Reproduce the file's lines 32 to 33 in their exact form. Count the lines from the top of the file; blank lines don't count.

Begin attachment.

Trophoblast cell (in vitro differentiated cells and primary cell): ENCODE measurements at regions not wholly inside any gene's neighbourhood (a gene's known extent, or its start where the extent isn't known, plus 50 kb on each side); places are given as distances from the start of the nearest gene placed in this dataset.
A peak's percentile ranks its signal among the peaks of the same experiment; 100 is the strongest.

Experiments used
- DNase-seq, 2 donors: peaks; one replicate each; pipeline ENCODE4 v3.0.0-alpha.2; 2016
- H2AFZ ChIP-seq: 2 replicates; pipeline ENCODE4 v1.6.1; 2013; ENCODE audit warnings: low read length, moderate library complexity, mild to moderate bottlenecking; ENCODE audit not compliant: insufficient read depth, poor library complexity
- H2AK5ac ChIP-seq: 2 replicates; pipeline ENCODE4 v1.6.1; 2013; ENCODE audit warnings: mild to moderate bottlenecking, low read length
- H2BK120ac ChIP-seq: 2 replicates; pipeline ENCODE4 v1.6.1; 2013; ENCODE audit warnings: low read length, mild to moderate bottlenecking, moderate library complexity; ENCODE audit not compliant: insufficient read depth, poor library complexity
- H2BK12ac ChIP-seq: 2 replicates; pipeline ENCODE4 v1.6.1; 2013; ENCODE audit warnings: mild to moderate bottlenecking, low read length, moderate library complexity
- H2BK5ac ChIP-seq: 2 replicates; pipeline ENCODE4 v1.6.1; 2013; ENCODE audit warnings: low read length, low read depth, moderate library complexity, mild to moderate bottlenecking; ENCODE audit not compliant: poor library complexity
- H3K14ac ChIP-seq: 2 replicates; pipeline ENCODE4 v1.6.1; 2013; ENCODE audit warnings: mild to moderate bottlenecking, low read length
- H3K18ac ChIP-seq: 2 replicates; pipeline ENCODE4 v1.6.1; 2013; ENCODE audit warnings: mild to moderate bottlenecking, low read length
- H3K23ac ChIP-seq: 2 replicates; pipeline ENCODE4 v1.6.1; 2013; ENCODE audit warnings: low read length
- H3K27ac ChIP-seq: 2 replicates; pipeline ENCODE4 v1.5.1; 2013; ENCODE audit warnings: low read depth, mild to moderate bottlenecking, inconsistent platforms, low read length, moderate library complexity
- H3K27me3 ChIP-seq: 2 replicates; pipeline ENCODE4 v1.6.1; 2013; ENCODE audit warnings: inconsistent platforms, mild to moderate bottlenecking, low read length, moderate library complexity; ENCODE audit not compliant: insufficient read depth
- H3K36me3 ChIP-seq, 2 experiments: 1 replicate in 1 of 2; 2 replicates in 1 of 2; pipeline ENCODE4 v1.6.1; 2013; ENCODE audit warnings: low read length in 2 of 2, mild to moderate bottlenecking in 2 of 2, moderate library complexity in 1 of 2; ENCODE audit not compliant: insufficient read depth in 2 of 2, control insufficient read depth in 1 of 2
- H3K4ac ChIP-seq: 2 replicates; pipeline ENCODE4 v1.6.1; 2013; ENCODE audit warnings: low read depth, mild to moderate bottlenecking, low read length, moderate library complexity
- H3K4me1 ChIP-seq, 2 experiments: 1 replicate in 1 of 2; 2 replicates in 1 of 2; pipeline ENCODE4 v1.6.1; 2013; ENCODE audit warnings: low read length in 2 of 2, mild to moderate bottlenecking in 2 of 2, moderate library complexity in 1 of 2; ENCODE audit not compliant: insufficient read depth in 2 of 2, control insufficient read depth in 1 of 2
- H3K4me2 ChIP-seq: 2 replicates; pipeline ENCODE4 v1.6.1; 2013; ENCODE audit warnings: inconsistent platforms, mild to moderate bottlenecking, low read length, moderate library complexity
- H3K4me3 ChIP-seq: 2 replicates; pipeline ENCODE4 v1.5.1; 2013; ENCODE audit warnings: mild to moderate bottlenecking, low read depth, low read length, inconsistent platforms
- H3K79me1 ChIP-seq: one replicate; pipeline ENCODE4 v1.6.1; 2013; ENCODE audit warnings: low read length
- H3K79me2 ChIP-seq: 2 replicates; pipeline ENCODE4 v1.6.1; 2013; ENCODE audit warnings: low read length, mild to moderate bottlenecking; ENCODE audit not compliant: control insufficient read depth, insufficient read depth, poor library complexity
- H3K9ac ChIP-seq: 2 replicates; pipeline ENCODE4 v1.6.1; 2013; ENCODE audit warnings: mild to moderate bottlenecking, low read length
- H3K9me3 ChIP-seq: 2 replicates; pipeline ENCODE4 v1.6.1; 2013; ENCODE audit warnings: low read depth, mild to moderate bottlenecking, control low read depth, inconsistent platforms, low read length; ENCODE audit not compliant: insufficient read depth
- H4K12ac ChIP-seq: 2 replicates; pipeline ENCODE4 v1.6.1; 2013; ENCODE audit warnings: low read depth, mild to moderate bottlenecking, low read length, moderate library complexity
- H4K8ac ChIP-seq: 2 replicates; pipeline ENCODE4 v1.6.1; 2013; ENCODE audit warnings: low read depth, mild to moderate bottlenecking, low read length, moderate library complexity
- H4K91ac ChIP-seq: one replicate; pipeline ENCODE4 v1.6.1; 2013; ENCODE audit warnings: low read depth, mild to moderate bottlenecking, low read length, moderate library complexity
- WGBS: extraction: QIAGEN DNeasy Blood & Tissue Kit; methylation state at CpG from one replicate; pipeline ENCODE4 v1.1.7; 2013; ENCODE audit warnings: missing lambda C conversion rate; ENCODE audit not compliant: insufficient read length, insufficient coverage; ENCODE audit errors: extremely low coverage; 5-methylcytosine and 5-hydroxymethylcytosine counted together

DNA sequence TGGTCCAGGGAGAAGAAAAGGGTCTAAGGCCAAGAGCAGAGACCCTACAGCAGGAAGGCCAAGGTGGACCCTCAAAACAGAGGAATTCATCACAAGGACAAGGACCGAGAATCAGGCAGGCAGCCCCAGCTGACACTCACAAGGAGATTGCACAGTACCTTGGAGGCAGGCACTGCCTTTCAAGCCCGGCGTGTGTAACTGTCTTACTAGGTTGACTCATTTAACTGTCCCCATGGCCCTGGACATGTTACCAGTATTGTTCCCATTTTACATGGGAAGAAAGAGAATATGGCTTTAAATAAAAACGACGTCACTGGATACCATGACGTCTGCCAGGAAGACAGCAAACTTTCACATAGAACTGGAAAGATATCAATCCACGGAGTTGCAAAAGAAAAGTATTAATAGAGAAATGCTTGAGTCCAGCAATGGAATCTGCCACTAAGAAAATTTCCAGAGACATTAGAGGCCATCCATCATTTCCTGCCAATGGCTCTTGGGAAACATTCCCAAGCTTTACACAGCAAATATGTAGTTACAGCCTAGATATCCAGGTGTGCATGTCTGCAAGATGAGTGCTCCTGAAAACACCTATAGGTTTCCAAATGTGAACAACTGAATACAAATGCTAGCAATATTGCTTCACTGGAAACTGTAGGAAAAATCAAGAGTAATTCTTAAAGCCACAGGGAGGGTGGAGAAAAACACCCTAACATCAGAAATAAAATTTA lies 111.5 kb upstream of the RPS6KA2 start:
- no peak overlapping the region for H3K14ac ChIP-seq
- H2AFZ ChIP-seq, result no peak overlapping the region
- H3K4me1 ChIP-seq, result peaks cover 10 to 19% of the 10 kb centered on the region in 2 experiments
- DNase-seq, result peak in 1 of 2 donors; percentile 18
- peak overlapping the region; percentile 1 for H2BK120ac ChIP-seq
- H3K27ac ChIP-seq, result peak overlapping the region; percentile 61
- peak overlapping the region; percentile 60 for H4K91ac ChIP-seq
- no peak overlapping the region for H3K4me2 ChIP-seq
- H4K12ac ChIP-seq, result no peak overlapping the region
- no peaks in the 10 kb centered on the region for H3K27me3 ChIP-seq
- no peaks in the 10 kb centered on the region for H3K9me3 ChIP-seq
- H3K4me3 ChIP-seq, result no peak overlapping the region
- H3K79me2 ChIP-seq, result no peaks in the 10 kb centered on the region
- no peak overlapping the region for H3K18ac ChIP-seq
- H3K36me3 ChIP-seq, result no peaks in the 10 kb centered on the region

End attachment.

- DNase-seq, result peak in 1 of 2 donors; percentile 18
- peak overlapping the region; percentile 1 for H2BK120ac ChIP-seq